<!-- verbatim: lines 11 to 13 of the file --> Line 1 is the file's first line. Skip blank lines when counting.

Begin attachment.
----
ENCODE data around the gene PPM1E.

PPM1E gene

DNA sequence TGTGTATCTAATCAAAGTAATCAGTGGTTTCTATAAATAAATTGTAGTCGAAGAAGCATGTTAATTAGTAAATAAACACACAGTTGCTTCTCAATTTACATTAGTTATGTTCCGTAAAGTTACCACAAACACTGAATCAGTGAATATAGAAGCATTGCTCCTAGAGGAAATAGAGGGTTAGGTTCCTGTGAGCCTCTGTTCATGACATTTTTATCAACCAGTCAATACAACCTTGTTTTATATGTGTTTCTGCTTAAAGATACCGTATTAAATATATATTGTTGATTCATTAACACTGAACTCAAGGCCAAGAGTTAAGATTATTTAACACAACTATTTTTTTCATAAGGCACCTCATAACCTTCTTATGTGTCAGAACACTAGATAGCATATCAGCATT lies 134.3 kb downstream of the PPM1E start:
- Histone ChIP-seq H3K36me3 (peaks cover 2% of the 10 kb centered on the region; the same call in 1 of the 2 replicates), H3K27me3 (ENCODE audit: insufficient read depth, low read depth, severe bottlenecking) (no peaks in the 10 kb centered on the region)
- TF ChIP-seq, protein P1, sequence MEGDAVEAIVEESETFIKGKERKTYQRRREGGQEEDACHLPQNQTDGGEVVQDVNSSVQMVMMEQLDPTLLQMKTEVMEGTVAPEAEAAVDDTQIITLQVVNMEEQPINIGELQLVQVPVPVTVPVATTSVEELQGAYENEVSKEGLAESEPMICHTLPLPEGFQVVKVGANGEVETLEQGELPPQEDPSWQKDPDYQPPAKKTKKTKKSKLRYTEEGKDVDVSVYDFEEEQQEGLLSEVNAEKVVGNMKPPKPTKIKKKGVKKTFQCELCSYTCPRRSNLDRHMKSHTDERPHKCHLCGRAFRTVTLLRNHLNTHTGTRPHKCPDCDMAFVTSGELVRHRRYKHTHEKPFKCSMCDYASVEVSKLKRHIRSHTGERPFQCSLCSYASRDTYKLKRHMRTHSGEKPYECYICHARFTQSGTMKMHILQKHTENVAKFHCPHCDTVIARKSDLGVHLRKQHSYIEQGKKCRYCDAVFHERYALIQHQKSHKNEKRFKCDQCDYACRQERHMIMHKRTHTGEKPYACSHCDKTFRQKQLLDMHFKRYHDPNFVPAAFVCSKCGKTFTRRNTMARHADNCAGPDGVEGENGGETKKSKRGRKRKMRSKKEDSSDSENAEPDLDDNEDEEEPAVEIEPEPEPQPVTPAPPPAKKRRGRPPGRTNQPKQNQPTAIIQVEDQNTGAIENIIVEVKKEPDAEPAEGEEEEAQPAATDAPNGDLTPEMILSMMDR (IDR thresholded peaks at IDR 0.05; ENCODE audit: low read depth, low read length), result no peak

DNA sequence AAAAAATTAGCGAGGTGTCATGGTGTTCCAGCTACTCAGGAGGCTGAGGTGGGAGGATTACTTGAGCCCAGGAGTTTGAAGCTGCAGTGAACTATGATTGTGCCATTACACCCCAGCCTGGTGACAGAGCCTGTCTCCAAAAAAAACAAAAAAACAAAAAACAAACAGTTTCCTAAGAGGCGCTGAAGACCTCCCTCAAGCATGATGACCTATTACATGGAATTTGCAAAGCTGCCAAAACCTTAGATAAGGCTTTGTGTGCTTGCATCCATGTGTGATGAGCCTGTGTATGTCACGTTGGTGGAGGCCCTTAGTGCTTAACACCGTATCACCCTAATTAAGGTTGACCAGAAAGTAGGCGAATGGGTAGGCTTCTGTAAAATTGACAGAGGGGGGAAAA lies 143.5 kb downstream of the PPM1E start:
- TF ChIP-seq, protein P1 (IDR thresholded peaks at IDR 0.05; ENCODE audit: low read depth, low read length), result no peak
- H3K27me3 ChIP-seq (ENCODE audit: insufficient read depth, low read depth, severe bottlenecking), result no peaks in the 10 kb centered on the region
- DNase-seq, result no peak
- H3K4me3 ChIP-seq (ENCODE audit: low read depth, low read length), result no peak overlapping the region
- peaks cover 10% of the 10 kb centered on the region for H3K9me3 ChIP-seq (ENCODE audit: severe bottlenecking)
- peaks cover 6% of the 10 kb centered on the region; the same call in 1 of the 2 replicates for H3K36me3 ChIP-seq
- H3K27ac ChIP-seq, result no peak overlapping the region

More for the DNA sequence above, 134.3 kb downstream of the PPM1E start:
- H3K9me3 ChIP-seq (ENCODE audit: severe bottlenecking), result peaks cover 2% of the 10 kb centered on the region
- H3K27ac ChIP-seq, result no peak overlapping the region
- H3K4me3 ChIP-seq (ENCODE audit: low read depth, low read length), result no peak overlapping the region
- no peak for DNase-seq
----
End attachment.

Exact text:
- peaks cover 10% of the 10 kb centered on the region for H3K9me3 ChIP-seq (ENCODE audit: severe bottlenecking)
- peaks cover 6% of the 10 kb centered on the region; the same call in 1 of the 2 replicates for H3K36me3 ChIP-seq
- H3K27ac ChIP-seq, result no peak overlapping the region